Autistic Partners (podcast)

Contrary to popular belief, many autistic adults have very successful relationships, partners and children. Some of us, like me, do manage marriage, long relationships, children and family life very well indeed, while others may have varying degrees of difficulties in these areas. It can be challenging for NTs who are in a relationship with a person with Autism, though, and I’m going to look at this side of things now..

And it seems like an excellent time to introduce a co-host for this particular subject. I’m very happy that I’ve persuaded my wife, Mrs Bob, to do a guest spot with me here tonight and impart some of the knowledge she’s accumulated about Autistic partners during the years of our relationship.

I’m going to look at a few areas regarding relationships, including partners experiences, diagnosis, counselling and other forms of support, to having children with an autistic partner.


While everyone’s experiences are going to be different, there are some very common themes: Autism is a mostly invisible disability, meaning that it can be very hard to explain to your NT friends and family why your autistic partner might behave in a certain way.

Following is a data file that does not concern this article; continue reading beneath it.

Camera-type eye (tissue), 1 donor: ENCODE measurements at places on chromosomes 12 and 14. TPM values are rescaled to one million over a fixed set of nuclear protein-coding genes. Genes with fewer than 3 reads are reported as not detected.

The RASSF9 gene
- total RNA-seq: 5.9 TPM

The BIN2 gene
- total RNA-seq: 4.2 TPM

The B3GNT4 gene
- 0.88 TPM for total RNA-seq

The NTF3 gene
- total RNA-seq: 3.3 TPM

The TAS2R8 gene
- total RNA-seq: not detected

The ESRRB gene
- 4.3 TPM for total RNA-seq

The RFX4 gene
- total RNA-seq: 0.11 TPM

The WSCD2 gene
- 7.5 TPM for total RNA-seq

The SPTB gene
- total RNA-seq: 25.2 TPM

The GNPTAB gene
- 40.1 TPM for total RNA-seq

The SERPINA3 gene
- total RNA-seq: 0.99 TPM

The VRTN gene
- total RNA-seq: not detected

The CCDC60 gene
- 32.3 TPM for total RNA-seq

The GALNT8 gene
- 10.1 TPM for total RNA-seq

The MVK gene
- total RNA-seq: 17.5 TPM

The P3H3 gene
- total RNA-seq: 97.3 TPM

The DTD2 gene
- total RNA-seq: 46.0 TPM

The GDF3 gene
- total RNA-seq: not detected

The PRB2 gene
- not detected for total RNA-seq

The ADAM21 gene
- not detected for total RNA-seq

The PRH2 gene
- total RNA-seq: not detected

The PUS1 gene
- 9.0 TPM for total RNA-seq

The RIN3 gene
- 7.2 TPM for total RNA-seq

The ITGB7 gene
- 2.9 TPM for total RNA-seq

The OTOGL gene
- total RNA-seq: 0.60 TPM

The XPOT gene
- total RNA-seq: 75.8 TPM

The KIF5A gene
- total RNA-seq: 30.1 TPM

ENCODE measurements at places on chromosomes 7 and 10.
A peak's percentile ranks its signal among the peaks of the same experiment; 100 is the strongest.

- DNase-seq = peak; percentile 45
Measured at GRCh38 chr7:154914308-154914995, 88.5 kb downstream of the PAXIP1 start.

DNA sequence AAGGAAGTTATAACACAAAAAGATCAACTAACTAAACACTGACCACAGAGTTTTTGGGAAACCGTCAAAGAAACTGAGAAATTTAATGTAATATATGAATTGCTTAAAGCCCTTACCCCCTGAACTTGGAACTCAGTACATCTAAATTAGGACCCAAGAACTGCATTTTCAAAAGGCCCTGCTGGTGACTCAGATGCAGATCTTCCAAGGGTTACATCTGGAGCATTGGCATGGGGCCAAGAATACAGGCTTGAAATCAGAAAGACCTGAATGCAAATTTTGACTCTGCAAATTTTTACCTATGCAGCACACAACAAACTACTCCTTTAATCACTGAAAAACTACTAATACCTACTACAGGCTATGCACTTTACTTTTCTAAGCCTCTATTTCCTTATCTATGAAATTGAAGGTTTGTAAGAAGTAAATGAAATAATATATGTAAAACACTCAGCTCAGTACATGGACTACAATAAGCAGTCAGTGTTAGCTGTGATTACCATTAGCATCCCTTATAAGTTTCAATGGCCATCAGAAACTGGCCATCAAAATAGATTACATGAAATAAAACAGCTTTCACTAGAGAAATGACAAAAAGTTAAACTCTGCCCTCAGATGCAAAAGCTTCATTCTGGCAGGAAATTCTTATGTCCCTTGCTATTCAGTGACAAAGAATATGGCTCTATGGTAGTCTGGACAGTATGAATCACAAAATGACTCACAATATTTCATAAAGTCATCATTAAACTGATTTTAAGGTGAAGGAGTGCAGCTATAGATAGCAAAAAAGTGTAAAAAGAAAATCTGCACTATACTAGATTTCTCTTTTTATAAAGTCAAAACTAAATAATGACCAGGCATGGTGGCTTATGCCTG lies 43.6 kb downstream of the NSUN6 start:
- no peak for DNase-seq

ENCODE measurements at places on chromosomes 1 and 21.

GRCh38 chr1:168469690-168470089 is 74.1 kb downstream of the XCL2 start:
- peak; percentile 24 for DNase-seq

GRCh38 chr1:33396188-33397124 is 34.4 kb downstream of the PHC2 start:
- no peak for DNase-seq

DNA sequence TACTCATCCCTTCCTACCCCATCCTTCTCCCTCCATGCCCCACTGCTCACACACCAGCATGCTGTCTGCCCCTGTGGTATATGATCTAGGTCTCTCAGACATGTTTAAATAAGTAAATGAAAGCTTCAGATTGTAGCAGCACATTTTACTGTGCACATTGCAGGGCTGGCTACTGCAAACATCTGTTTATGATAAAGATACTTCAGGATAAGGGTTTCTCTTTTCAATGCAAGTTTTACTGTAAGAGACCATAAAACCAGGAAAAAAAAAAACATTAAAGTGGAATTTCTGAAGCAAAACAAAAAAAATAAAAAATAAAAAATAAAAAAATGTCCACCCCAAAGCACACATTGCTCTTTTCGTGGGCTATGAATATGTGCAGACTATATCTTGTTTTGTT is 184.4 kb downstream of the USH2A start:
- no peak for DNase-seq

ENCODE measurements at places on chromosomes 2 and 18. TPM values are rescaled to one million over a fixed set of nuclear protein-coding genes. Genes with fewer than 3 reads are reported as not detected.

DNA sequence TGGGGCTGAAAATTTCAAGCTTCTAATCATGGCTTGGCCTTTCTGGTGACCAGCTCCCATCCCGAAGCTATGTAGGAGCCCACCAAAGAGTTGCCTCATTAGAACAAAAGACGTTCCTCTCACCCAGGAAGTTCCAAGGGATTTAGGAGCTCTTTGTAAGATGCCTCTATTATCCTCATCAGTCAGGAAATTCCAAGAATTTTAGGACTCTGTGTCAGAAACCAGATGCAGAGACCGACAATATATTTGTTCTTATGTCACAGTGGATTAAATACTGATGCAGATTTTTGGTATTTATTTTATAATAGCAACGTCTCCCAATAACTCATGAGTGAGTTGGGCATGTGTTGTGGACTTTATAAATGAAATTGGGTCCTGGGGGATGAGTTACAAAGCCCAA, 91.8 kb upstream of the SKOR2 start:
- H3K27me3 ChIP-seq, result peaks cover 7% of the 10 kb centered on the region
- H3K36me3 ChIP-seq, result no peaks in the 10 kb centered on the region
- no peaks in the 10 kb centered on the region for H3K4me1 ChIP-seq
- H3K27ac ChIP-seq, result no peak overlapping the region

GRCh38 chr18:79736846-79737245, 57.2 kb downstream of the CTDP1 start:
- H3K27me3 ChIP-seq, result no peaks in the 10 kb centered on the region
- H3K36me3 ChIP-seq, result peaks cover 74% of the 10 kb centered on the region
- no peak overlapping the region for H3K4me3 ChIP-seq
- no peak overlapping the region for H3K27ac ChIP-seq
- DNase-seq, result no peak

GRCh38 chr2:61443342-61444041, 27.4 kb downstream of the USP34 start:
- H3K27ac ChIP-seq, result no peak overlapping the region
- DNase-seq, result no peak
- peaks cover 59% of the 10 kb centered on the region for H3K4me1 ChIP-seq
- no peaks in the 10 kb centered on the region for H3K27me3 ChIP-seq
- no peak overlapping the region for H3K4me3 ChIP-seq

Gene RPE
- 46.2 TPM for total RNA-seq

It may be harder for an autistic person to understand other people’s emotions and/or feelings

It can be very difficult to live with an autistic partner’s sometimes unintended, hurtful behaviour and their apparent emotional distance.

Mrs Bob – It can be difficult for an NT to be in love with a person with Autism, though it does depend on the person. You have to realise that an Autistic partner might display some of the normal indicators that an NT might show to hint that they’re losing interest, but they don’t mean the same thing. It can just mean that your partner is engrossed in something, or that they think that it’s obvious that they love you and so they don’t need to express it.

That can be so hard for an NT, even when you know that’s the case. But here, communication is the key. Learning that you have to say “I’m feeling that you’re a bit distant lately, is everything ok?” Or “Can I have a hug? I’m feeling a bit vulnerable” is the key. It’s not easy to do, especially to start with, and if the partner with Autism can try to understand that, it helps. I’m very lucky that you express your feelings and love very openly and you are starting to understand that it isn’t always obvious that you love me and that I need to hear it more than you think.